Fasting is the willing abstinence or reduction from some or all food, drink, or both, for a period of time. An absolute fast or dry fasting is normally defined as abstinence from all food and liquid for a defined period, usually 24 hours, or a number of days. Water fasting allows the drinking of water, but nothing else, although black coffee and tea may be consumed. Other fasts may be partially restrictive, limiting only particular foods or substances, or be intermittent. In a physiological context, fasting may refer to the metabolic status of a person who has not eaten overnight, or to the metabolic state achieved after complete digestion and absorption of a meal. Several metabolic adjustments occur during fasting. Some diagnostic tests are used to determine a fasting state. For example, a person is assumed to be fasting once 8–12 hours have elapsed since the last meal
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Pali
Pali (Pāli) or Magadhan is a Prakrit language native to the Indian subcontinent
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Suttas
Buddhist texts were initially passed on orally by monks, but were later written down and composed as manuscripts in various Indo-Aryan languages which were then translated into other local languages as Buddhism spread. They can be categorized in a number of ways. The Western terms "scripture" and "canonical" are applied to Buddhism in inconsistent ways by Western scholars: for example, one authority refers to "scriptures and other canonical texts", while another says that scriptures can be categorized into canonical, commentarial and pseudo-canonical. Buddhist traditions have generally divided these texts with their own categories and divisions, such as that between Buddhavacana "word of the Buddha," many of which are known as "Sutras," and other texts, such as Shastras (treatises) or Abhidharma. These religious texts were written in many different languages and scripts but memorizing, reciting and copying the texts were of high value
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Gathas
The Gathas are 17 Avestan hymns believed to have been composed by Zarathusthra (Zoroaster) himself. They form the core of the Zoroastrian liturgy (the Yasna). They are arranged in five different modes or metres
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Vinaya
The Vinaya (Pali and Sanskrit, literally meaning "leading out", "education", "discipline") is the regulatory framework for the sangha or monastic community of Buddhism based on the canonical texts called the Vinaya Pitaka
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Bhavana
Bhāvanā (Pali; Sanskrit, also bhāvana) literally means "development" or "cultivating" or "producing" in the sense of "calling into existence." It is an important concept in Buddhist praxis (Patipatti). The word bhavana normally appears in conjunction with another word forming a compound phrase such as citta-bhavana (the development or cultivation of the heart/mind) or metta-bhavana (the development/cultivation of lovingkindness)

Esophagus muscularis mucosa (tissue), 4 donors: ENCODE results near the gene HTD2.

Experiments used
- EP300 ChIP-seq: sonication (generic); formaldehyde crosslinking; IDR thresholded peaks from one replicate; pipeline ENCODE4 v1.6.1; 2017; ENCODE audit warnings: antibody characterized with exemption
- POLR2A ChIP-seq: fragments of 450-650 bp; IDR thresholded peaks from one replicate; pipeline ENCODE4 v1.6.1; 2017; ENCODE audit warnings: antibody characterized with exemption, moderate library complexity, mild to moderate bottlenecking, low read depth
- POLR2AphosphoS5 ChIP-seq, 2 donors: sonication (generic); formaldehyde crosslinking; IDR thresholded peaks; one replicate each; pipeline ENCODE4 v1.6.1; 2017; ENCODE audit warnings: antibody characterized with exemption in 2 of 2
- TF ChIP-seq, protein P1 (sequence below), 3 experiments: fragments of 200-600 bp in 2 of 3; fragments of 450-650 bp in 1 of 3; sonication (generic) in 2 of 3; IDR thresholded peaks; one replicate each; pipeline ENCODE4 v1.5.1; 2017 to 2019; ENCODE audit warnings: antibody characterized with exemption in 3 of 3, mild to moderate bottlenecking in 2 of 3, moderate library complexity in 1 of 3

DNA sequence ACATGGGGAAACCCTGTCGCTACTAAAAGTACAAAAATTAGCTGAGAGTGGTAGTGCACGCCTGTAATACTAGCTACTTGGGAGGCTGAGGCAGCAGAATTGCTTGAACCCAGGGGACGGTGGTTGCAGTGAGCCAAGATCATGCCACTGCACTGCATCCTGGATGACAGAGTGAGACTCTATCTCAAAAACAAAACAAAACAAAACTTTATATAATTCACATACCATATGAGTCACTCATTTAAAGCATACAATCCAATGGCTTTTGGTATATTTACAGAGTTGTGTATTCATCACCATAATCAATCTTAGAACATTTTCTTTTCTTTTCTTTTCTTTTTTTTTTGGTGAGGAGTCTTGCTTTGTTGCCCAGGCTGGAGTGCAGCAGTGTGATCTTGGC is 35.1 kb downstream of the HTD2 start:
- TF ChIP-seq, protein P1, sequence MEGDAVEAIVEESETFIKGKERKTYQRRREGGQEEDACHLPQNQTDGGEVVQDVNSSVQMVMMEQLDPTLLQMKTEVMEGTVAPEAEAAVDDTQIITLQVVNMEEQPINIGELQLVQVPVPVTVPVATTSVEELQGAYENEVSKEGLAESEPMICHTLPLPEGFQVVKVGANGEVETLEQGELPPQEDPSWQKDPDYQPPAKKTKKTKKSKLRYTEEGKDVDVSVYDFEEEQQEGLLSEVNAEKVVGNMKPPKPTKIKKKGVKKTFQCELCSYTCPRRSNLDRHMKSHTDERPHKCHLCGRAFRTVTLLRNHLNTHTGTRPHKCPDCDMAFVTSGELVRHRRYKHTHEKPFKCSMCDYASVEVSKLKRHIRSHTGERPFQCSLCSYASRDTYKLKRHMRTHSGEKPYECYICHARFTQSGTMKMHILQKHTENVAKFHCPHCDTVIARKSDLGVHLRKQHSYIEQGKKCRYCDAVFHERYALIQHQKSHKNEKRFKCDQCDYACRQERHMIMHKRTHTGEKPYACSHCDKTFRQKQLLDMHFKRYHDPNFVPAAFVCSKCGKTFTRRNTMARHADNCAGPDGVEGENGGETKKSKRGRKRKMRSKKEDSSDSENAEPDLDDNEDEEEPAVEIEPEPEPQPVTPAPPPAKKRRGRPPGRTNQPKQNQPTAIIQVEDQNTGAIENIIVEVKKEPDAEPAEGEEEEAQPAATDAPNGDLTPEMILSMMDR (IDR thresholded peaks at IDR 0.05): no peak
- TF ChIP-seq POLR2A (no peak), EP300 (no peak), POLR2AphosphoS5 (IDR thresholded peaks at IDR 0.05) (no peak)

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Dhyāna In Buddhism
In Buddhism, Dhyāna (Sanskrit) or Jhāna (Pali) is a series of cultivated states of mind, which lead to a "state of perfect equanimity and awareness (upekkhii-sati-piirisuddhl)." It is commonly translated as meditation, and is also used in Hinduism and Jainism
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Wisdom In Buddhism
Buddhism (/ˈbʊdɪzəm, ˈb-/) is a religion and dharma that encompasses a variety of traditions, beliefs and spiritual practices largely based on original teachings attributed to the Buddha and resulting interpreted philosophies. Buddhism originated in Ancient India sometime between the 6th and 4th centuries BCE, from where it spread through much of Asia, whereafter it declined in India during the Middle Ages. Two major extant branches of Buddhism are generally recognized by scholars: Theravada (Pali: "The School of the Elders") and Mahayana (Sanskrit: "The Great Vehicle")
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Brahmavihara
The brahmavihāras (sublime attitudes, lit. "abodes of brahma") are a series of four Buddhist virtues and the meditation practices made to cultivate them
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Bhikkhu
A bhikkhu (from Pali, Sanskrit: bhikṣu) is an ordained male monastic ("monk") in Buddhism. Male and female monastics ("nun", bhikkhuni ( Sanskrit bhikṣuṇī)) are members of the Buddhist community.